13. 核廢永久遠、一噸永流 A Family Heirloom by Alöis

Static and eerie, this is the sound of Geiger counters scouring the ruins and scorched earth, finding nothing but death. The legacy of Sector 7-G.

14. 進化特 Evolution by Tech Yes

Industrial chaos. Your mum will hate it. The most challenging track here ends in a crescendo of static. The discordant ripping of a scratched CD evoking the death thralls of an earthquake-shattered reactor.

I Love Nuclear is a unique aural representation of how the complexities of nuclear power in 21st century Taiwan might be understood. It is not always easy listening. But since when did a nuclear meltdown sound good?

For samples, you can check out http://i-love-nuclear.bandcamp.com/album/i-love-nuclear-preview


Note from the editor:

The album (250 NTD) can be purchased in the following locations...

Taipei - RE caféLuguo caféSpecies RecordsIndimusic RecordsThe GoodsMyHome多麼 Cafe+Vicious Circle

Taichung - 小路映画

Kaohsiung - Booking

Others – Lacking Sound Festival or buy on internet 


Monday, 16 September 2013 14:53

A Message from the Sun

An interview with Max Savage

Max Savage is a young French musician living in Taipei. He received us in his little studio, nested at the top of one of those 70s buildings, surrounded by plants and flowers, closer to the sky and the god Ra. He has just finished recording his first EP named "heliogram" and soon to be released free for download. In the meanwhile, discover a radiant artist who will take you far from the roaring city. 


Friday, 07 June 2013 14:57

No Nukes = No Future?


Photo by 廖培恩

Two years ago, our colleagues Nick and Zijie led a focus on the social activist scenes that were starting to revive after decades of silence. Things had changed a lot since 2011. The number of anti-nuclear protest participants has quadrupled from 50,000 in the April 30, 2011 demonstration to 200,000 in March 9 this year. Many subculture-oriented groups are forming at this moment to protest, through music and visual art, Taiwan's decision to build the 4th nuclear power plant, such as the the rave-oriented collective P.L.U.R.S. Thus, this month eRenlai decided to do a recap focus on what has been happening in the anti-nuclear moment, specifically on the March 9th demonstration earlier this year and the P.L.U.R.S. kids that organized the DJ truck in the parade.


Wednesday, 29 May 2013 10:05

History of the Taiwanese Anti-nuclear Movement

Anti-nuclear demonstration on March 9, 2013 (Photo by 廖培恩)

Since the Fukushima nuclear disaster in March 11th, 2011 in Japan, the anti-nuclear protests in Taiwan have been more numerous than ever. The most recent street demonstration against the building of the 4th nuclear power plant in Taiwan has attracted 200,000 citizens to walk the streets (that's 4 times larger than the first anti-nuclear procession right after Fukushima and ten times larger than the first major anti-nuclear procession 2 decades ago). More important perhaps, is that for many young people in Taiwan, it was their first experience in participating in social activism.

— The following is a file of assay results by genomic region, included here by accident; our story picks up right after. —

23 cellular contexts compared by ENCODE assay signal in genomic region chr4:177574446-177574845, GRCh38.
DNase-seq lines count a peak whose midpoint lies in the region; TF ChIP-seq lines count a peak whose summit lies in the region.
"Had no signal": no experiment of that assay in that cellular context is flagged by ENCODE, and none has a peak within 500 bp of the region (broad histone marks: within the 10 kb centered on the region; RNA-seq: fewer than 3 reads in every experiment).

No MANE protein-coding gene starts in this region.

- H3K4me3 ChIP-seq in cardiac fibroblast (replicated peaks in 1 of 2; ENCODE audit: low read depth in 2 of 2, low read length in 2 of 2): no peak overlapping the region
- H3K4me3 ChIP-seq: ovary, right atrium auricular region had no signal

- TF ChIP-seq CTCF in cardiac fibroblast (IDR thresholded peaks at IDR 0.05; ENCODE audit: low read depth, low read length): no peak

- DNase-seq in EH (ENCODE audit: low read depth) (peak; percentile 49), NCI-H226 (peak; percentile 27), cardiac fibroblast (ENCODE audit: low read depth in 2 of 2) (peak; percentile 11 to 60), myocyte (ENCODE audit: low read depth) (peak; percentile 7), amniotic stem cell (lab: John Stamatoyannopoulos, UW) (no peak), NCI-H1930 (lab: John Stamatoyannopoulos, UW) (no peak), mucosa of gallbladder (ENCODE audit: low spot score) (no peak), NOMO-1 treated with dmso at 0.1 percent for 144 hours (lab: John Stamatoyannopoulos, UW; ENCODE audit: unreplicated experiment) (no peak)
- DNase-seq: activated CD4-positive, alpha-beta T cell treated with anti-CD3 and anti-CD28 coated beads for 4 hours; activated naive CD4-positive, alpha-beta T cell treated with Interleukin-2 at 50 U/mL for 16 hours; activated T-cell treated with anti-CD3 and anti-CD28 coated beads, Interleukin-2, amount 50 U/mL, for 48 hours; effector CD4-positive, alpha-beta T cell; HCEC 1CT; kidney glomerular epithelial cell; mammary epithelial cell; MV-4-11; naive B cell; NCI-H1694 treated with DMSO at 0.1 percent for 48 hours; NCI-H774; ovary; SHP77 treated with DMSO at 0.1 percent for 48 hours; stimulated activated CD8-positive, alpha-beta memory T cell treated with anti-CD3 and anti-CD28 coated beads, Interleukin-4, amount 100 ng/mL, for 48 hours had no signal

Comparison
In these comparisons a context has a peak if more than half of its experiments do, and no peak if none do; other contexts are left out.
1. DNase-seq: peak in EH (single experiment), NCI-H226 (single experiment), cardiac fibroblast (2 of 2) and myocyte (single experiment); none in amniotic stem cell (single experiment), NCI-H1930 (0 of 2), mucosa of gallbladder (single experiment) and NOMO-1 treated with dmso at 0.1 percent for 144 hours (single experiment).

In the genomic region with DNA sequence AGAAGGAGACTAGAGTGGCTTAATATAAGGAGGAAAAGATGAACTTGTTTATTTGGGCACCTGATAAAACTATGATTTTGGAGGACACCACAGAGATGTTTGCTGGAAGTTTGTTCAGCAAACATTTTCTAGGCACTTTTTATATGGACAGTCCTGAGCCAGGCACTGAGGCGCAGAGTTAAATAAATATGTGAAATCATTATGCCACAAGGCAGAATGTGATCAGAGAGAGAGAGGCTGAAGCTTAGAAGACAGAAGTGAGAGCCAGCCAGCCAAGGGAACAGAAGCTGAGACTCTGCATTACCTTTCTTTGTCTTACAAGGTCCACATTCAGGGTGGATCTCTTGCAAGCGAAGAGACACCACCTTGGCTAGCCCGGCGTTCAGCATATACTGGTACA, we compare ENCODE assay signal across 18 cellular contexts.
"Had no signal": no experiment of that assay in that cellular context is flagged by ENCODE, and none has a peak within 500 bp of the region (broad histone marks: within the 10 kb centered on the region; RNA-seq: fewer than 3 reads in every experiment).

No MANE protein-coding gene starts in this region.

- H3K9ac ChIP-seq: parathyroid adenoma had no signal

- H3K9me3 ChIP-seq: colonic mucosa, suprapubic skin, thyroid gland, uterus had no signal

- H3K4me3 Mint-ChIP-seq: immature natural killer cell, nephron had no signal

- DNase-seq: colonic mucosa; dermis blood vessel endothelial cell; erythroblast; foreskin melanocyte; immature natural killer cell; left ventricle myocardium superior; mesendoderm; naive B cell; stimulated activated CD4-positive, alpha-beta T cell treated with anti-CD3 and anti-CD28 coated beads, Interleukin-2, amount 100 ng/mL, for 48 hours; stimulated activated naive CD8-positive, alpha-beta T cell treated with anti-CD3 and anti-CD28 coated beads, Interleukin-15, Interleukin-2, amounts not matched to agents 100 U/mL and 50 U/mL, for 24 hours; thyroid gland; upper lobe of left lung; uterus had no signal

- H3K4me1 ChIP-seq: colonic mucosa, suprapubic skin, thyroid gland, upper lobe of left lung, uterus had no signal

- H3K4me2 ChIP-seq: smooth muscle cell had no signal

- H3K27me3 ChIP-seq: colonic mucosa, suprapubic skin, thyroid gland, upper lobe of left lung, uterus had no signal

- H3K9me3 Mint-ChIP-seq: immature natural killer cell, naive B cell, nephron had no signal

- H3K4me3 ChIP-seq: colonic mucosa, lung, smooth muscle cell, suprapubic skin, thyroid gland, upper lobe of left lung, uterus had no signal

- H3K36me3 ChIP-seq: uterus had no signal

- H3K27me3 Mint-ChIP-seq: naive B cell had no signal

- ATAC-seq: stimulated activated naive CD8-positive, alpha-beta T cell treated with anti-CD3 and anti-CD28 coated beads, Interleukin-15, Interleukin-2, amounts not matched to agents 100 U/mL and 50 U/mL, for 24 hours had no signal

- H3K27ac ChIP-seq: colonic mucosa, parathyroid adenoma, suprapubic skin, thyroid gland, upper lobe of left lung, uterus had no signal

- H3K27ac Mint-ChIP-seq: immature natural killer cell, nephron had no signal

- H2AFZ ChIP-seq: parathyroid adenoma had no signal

Wednesday, 29 May 2013 10:04

Recapturing Memories: Social Protests as a Way for Taiwanese Youth to Reconnect with the Past

In this video, Charlie speaks of electronic music as the language of a new generation in Taiwan and its effect in social protests. He also points out how the youth in Taiwan are engaging in social activism in part to recapture a memory that has been made blank for a few decades as a result of its turbulent political history.


Wednesday, 29 May 2013 10:01

The Demonstrative Power of the Carnival: Fun as a Form of Protest

Photo by 廖培恩

In this video, Zijie recounts his first encounter of anti-nuclear awareness during the Ho-Haiyang rock music festival. Being the founding member of the anti-nuclear group NoNukes active around 2010-2011, he also goes over past experiences of incorporating rock music and electronic music into social protests. In the end of the interview he gives an interesting observation on the function of social protests.


Wednesday, 29 May 2013 10:00

Art and Social Activism: Mutually Beneficial?

In this interview, Betty Apple attempts to delineate the different modes of interaction between art and social activism. In the end of the interview she reflects on the tension between her identity as a modern, solitary individual and and the collectivism that is required in social activism.


Friday, 26 April 2013 18:56

Peace, Love, Unity, Respect and Struggle: The Taiwanese Theatre of Party

In the following video Chen Xiaoqi, a theatre student at National Taiwan University of Arts, discusses the concept of rave parties both as a form of theatre and as a form of protest and how the interactive and decentred nature of parties affects the social aspect of the art of DJing. 


Friday, 19 April 2013 14:47

The Soundfarmers: Electronic Music Composes Anti-Nuclear Statement


In Dec 2012, A DJ collective called "Soundfarmers" from Taipei released an electronic music compilation "I Love Nuclear," which has been reviewed in Paul Farrelly's eRenlai article A Sonic Meltdown: A Review on "I Love Nuclear!?"